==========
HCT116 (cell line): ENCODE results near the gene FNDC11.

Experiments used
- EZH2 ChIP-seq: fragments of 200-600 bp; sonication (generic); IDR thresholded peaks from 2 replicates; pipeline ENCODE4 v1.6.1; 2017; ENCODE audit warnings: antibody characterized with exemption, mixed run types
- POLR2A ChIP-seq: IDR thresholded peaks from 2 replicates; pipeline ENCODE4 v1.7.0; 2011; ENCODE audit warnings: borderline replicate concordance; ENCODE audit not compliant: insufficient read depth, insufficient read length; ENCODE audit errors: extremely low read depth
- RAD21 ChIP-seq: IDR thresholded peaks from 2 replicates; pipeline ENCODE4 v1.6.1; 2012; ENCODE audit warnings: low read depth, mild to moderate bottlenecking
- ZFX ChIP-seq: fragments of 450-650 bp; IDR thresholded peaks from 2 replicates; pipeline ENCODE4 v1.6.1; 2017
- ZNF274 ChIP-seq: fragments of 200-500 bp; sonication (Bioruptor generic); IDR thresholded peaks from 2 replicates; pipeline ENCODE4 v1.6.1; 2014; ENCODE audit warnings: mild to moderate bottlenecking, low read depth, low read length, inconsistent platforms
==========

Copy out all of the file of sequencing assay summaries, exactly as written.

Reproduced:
HCT116 (cell line): ENCODE results near the gene FNDC11.

Experiments used
- EZH2 ChIP-seq: fragments of 200-600 bp; sonication (generic); IDR thresholded peaks from 2 replicates; pipeline ENCODE4 v1.6.1; 2017; ENCODE audit warnings: antibody characterized with exemption, mixed run types
- POLR2A ChIP-seq: IDR thresholded peaks from 2 replicates; pipeline ENCODE4 v1.7.0; 2011; ENCODE audit warnings: borderline replicate concordance; ENCODE audit not compliant: insufficient read depth, insufficient read length; ENCODE audit errors: extremely low read depth
- RAD21 ChIP-seq: IDR thresholded peaks from 2 replicates; pipeline ENCODE4 v1.6.1; 2012; ENCODE audit warnings: low read depth, mild to moderate bottlenecking
- ZFX ChIP-seq: fragments of 450-650 bp; IDR thresholded peaks from 2 replicates; pipeline ENCODE4 v1.6.1; 2017
- ZNF274 ChIP-seq: fragments of 200-500 bp; sonication (Bioruptor generic); IDR thresholded peaks from 2 replicates; pipeline ENCODE4 v1.6.1; 2014; ENCODE audit warnings: mild to moderate bottlenecking, low read depth, low read length, inconsistent platforms